Veto Session vocabulary primer

April 30, 2018

Much of the attention this legislative session has been on the state budget and school finance – not on the effects of the federal tax law changes on our state. As the Legislature begins week two of the veto session, we thought we’d take this opportunity to define some key terms in this discussion:

  • Tax Cuts and Jobs Act (TCJA): Federal tax law passed in December that included numerous changes to the federal tax code. Many of these changes will affect state revenue because of how state tax codes link to the federal code. Federal income tax rate changes don’t affect state revenues, but other changes, like those made to calculate the amount of income subject to federal income taxes, can.
  • Rolling conformity: As in most states, the calculation of Kansas personal and corporate income taxes begins by taking information from the federal return, a link to federal tax law referred to as “coupling” or “conforming.” When the federal government passes tax law changes, states with “rolling” conformity (like Kansas) generally adopt the changes automatically and immediately and must specifically “de-couple” from changes they don’t want to adopt.

The federal tax law included a number of changes that affected corporations with overseas operations. One of the major shifts in the federal tax code was to a “territorial” corporate income tax. Moving to a territorial system means that, going forward, “most profits that a U.S. parent company earns from its foreign subsidiaries . . . [won’t be] subject to U.S. tax if they meet certain conditions.” To transition to this new system, the TCJA established a tax on:

  • Deemed Repatriation: Under current law, the profits of foreign subsidiaries are subject to tax when they are actually paid as dividends back to their U.S. parent corporations (“repatriated”). The Tax Cuts and Jobs Act includes a one-time tax on profits held by foreign subsidiaries regardless of whether they are actually paid as dividends; that is, they are “deemed” to have been repatriated in tax year 2017. The tax on deemed dividends can be paid in installments over an eight-year period.

Moving to a territorial system could encourage U.S. multinational corporations to shift profits and investment offshore, since once they are moved offshore they will never be subject to tax in the future – even if they are eventually repatriated.  The TCJA includes a few provisions to try to limit the damage of this incentive, one of which is a new tax on:

  • Global Intangible Low-Taxed Income (GILTI): This provision effectively establishes a “minimum tax […] to ensure that U.S. companies pay a U.S. tax on foreign profits when the foreign taxes on those profits are sufficiently low.”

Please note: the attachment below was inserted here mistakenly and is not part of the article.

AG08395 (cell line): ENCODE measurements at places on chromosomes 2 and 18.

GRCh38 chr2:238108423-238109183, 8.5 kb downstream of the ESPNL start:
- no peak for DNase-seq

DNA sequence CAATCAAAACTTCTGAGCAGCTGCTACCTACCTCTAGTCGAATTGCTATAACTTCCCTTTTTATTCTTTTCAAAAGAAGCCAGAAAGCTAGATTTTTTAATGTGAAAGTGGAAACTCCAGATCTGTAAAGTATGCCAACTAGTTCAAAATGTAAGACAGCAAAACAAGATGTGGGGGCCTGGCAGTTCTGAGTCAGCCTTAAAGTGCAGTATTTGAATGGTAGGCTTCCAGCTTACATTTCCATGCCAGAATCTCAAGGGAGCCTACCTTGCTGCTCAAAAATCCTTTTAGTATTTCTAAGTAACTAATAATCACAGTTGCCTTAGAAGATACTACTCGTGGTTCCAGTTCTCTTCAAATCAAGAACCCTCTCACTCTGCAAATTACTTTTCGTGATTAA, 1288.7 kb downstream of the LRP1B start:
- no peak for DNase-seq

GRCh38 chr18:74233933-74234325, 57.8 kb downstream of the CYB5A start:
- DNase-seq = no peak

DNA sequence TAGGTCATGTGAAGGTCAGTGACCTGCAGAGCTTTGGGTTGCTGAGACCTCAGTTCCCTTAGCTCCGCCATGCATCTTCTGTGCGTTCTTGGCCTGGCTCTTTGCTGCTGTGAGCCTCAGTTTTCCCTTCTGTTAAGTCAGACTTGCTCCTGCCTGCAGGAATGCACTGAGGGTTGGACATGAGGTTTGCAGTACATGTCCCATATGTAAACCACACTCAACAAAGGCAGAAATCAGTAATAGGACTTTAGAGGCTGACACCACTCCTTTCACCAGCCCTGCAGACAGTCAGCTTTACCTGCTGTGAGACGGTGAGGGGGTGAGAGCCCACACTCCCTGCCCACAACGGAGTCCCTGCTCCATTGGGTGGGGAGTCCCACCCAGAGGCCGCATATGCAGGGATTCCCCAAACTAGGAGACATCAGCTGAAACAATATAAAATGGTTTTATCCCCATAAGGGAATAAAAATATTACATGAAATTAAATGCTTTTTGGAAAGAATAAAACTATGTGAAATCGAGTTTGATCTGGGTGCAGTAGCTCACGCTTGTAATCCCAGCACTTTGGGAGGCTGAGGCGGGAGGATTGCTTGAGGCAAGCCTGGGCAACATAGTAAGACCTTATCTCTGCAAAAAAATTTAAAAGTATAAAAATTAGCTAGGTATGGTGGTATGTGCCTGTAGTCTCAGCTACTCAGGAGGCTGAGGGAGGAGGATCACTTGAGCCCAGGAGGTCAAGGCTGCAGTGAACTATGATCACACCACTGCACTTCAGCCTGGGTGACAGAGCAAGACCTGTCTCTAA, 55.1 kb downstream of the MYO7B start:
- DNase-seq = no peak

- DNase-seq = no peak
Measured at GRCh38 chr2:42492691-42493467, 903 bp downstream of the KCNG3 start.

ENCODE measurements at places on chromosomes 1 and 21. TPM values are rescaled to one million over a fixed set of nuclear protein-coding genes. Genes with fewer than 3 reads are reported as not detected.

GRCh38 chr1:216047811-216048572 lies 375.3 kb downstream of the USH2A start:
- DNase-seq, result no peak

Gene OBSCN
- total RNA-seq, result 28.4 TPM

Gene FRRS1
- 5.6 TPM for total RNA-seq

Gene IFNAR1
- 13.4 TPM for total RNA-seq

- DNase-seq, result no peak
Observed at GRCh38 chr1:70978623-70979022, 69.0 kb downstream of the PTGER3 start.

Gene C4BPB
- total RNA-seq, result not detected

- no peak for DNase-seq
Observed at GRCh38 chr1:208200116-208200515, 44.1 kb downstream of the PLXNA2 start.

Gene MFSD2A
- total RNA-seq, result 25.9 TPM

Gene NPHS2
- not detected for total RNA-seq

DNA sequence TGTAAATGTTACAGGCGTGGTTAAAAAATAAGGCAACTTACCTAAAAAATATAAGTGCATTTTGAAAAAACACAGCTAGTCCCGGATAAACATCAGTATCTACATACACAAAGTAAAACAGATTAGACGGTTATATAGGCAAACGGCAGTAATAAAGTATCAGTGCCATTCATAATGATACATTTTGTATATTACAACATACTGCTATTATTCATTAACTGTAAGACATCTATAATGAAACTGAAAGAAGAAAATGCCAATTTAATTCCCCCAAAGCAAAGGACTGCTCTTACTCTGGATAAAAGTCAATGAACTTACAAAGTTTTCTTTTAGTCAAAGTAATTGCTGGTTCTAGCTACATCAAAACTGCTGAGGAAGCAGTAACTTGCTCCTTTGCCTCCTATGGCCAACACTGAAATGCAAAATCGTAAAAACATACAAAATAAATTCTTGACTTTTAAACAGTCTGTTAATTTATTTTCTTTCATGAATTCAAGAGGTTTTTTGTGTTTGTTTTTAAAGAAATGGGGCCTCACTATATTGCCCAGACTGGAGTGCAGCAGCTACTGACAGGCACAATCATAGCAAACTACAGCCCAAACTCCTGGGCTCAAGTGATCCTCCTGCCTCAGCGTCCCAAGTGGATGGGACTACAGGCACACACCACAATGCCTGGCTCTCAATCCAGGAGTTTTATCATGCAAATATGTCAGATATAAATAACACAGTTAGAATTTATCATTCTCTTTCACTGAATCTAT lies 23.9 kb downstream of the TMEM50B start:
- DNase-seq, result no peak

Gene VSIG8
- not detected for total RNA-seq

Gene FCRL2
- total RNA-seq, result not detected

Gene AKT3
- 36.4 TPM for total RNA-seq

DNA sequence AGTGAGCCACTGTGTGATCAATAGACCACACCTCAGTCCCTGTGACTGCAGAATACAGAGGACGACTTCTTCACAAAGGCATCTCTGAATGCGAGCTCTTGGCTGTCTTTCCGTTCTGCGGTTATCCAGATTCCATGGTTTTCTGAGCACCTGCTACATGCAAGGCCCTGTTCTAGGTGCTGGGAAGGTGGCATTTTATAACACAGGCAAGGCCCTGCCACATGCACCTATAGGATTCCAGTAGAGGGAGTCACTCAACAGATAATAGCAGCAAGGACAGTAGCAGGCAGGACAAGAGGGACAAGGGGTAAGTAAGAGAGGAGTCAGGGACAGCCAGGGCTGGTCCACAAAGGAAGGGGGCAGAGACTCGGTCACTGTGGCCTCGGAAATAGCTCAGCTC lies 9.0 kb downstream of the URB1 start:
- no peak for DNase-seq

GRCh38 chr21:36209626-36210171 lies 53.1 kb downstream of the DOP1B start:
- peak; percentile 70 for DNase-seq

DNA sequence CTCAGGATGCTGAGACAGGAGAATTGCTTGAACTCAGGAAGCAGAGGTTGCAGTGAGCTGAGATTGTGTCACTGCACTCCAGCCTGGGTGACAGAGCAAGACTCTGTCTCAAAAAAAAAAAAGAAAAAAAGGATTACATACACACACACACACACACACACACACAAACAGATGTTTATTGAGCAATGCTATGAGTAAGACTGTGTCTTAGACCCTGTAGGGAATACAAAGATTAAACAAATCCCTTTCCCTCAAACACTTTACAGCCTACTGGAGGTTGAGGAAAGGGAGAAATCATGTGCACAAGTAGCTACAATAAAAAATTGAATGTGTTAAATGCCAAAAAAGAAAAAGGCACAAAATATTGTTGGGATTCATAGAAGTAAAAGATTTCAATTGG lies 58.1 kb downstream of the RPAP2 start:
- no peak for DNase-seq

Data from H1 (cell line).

We have previously pointed out that the amount and timing of revenue from each of the above provisions is highly uncertain.

The GILTI and Repatriation provisions of the new federal tax law account for most of the presumed “pay fors” in the tax bill passed by the Kansas Senate prior to adjournment of the regular session. As we wrote earlier this month, while it may be wise for Kansas lawmakers to enact legislation to capture this potential revenue in the future, lawmakers should not assume this revenue will be available anytime soon. For that matter, corporations are aggressively seeking to limit any extra tax payments they might be responsible for because of state conformity to the federal law — by legal action if necessary.

It is important for Kansas lawmakers to remember that, as the National Conference of State Legislatures pointed out in a presentation on federal tax law changes earlier this year, “stuff rolls downhill.” The Tax Cuts and Jobs Act will reduce federal revenues by $1.5 trillion over the next decade, and this will “impose fiscal constraints on the federal government and its ability to finance intergovernmental and other programs.”

In Kansas, this means further reductions of federal investments in our state’s core pillars – health care, education, public safety and basic infrastructure – are likely. Reduced federal dollars equals additional demands on our state’s budget as we begin to rebuild our state after years of failed tax policy.  This possibility, too, is a further argument against the state giving away revenue it may urgently need in the near future.

Kansas lawmakers should ride out the storm of uncertainty around federal tax reform, tracking the effects of federal tax reform on Kansas taxpayers over the next year. They can return next legislative session ready to examine the impact and consider possible legislation addressing it.

ClayVeto Session vocabulary primer